What is FHIR (and why should I care)?

In my self-appointed role as ‘FHIR evangelist’ (some would say ‘FHIR Fanatic’) at Orion Health and HL7 New Zealand I’m often asked ‘what is FHIR, and why should I care’. Rather than trying to explain each time, I’m going to write a short post here, so I can refer people to it, rather than trying to remember all the good points at the time.

So, what is FHIR?


  • FHIR (Fast Health Interoperability Resources) is the latest interoperability standard from HL7, following on from Version 3. (Strictly speaking it builds on rather than replacing v3, but also pulls in ideas from other organizations such as openEHR or IHE).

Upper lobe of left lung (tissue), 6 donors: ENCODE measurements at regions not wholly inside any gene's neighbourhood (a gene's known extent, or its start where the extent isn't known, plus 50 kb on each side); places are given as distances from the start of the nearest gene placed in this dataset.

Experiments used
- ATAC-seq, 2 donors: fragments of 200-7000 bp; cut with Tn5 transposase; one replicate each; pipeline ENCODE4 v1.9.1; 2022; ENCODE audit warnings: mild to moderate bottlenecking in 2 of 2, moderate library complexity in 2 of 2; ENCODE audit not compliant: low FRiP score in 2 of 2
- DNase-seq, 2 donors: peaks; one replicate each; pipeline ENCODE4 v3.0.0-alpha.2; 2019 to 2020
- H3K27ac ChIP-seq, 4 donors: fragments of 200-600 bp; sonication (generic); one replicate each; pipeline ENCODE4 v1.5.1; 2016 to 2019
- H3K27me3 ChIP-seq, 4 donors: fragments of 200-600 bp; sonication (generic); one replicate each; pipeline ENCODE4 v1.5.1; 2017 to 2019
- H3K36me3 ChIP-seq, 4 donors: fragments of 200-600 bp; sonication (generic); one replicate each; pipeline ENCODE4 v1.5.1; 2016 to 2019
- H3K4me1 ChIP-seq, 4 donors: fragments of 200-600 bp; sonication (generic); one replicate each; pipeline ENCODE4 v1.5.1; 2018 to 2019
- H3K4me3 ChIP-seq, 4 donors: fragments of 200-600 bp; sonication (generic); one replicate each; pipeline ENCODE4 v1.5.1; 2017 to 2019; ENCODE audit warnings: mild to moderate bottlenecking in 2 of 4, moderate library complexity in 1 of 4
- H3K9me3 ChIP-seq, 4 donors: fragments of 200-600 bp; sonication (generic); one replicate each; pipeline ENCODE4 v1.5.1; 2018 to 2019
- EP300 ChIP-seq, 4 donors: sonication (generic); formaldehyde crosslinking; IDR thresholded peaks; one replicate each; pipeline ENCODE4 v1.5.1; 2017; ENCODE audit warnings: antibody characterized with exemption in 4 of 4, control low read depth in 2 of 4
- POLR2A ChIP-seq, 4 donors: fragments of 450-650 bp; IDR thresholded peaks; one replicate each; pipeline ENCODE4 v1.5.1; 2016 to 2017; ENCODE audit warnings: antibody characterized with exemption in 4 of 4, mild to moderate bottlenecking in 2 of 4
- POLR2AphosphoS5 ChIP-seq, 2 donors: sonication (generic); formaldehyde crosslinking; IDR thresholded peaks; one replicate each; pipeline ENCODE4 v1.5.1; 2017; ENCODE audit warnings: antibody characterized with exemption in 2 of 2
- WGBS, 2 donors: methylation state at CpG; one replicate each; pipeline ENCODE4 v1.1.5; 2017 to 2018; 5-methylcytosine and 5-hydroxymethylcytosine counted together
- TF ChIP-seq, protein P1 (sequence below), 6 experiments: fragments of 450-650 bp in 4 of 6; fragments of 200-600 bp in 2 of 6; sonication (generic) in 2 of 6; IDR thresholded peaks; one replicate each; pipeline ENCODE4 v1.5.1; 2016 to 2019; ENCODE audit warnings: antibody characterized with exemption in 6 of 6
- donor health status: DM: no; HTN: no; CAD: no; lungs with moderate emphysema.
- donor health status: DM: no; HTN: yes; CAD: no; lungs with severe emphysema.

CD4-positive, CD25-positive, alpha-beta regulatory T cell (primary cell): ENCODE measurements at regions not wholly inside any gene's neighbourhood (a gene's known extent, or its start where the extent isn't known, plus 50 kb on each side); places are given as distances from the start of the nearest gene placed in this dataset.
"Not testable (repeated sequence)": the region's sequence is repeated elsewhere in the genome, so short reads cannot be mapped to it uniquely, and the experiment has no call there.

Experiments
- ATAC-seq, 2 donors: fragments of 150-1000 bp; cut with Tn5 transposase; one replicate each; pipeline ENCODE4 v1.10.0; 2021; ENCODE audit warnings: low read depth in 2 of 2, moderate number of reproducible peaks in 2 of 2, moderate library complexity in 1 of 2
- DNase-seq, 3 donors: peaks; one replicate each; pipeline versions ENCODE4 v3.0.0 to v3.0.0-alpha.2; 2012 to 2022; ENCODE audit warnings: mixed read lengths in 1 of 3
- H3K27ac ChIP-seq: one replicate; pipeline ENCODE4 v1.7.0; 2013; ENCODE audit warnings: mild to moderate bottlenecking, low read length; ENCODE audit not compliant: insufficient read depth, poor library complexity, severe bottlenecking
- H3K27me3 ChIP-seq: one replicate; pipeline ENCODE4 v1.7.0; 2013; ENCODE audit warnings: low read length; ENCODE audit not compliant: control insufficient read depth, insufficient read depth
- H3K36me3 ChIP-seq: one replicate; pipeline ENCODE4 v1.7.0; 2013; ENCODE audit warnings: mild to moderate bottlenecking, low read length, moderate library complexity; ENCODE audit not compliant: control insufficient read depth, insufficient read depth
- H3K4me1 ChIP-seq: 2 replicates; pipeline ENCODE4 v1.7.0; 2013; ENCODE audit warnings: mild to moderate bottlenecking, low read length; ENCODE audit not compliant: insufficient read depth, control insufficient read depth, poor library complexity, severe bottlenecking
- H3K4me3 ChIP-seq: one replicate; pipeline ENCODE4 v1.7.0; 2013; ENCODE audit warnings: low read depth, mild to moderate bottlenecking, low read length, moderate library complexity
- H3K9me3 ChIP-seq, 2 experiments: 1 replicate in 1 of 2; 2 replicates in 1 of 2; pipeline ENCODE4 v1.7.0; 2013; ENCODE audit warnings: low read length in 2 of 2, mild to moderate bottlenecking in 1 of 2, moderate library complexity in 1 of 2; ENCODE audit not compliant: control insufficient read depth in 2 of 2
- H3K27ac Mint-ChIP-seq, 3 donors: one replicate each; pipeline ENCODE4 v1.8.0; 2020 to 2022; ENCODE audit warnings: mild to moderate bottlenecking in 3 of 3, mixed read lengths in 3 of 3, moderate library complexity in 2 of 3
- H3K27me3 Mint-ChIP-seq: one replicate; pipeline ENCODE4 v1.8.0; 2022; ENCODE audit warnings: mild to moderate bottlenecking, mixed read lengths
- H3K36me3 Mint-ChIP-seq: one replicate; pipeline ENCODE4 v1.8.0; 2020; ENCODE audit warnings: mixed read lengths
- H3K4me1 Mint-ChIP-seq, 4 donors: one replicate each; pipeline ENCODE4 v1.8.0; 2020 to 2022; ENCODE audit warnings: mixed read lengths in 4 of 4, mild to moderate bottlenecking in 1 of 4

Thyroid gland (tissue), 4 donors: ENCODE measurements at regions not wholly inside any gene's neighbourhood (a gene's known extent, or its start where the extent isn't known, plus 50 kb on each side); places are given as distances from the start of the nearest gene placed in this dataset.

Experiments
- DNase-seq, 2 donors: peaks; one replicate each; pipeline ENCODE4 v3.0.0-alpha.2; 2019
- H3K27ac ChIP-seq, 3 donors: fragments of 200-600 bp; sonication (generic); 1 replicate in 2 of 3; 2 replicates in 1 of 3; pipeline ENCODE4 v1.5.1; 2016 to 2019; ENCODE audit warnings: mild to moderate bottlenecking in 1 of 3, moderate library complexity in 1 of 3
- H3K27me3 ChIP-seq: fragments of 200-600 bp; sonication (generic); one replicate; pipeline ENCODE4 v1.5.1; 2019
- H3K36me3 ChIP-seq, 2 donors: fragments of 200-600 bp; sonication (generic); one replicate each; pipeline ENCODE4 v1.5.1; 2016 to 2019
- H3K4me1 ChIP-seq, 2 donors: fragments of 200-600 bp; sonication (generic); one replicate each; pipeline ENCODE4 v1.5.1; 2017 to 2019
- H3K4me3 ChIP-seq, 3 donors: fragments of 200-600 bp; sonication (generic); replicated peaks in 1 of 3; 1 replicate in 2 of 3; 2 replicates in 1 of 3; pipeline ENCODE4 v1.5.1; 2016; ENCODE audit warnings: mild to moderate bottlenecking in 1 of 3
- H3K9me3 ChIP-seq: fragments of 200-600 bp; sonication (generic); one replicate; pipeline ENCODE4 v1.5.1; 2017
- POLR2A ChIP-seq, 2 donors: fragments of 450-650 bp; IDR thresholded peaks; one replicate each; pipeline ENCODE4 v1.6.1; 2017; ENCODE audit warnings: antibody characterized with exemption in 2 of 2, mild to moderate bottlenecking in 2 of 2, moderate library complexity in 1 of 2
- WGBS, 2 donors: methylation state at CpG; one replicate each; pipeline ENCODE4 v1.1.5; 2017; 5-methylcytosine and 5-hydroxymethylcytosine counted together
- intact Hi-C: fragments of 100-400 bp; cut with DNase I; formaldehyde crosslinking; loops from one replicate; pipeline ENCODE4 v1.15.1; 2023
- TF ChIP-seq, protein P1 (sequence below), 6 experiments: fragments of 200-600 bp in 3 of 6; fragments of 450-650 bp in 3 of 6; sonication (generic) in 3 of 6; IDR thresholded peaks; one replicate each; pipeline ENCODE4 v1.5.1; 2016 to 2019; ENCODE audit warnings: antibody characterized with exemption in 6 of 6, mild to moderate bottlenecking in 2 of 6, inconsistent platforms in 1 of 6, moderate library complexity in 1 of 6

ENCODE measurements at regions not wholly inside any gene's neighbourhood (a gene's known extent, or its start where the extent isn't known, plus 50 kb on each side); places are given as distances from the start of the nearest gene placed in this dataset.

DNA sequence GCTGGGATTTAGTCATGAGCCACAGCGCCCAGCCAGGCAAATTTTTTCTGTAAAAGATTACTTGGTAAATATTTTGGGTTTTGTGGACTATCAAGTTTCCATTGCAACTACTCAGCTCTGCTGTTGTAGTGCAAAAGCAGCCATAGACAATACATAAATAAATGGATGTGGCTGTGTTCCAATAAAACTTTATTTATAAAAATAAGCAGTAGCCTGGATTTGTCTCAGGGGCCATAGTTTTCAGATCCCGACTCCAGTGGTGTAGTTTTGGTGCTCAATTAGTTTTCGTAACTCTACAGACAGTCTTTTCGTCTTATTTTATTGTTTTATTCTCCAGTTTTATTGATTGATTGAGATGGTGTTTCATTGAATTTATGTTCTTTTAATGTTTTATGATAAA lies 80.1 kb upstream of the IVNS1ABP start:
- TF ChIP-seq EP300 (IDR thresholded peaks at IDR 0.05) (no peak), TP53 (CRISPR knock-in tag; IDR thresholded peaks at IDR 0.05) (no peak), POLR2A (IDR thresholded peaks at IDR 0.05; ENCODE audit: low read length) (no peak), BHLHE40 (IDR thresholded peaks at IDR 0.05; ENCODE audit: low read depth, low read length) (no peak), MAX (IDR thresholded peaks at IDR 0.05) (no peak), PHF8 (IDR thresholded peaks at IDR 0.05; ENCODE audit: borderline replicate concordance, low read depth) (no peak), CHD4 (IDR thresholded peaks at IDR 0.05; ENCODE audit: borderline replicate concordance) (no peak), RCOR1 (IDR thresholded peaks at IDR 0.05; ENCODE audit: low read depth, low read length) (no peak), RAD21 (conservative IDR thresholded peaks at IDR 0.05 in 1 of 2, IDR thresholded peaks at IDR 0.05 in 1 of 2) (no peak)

• FHIR has the fundamental concept of “Resources”, where a resource is the basic unit of interoperability – the smallest ‘thing’ that makes sense to talk about – such as a Patient, a Condition (Problem) or a Practitioner.
  • Resources have a number of common characteristics, including:
    • A small number of ‘core’ properties that most (80%) of systems currently support. Each property is a specific datatype (although some resources allow more than one datatype to be used for a property)
    • A standard extension mechanism that allows implementers to add new properties in a safe and discoverable way. (This is the lesson of version 2)
    • An ‘identity’ by which it can be saved, located & retrieved
    • A human readable component that summarizes the data in the resource for a human to read (This is the lesson of CDA).
  • Resources can be re-used across interoperability paradigms. You could receive (or save)  a resource via a REST service, and then package it in a Message or include it in a Document.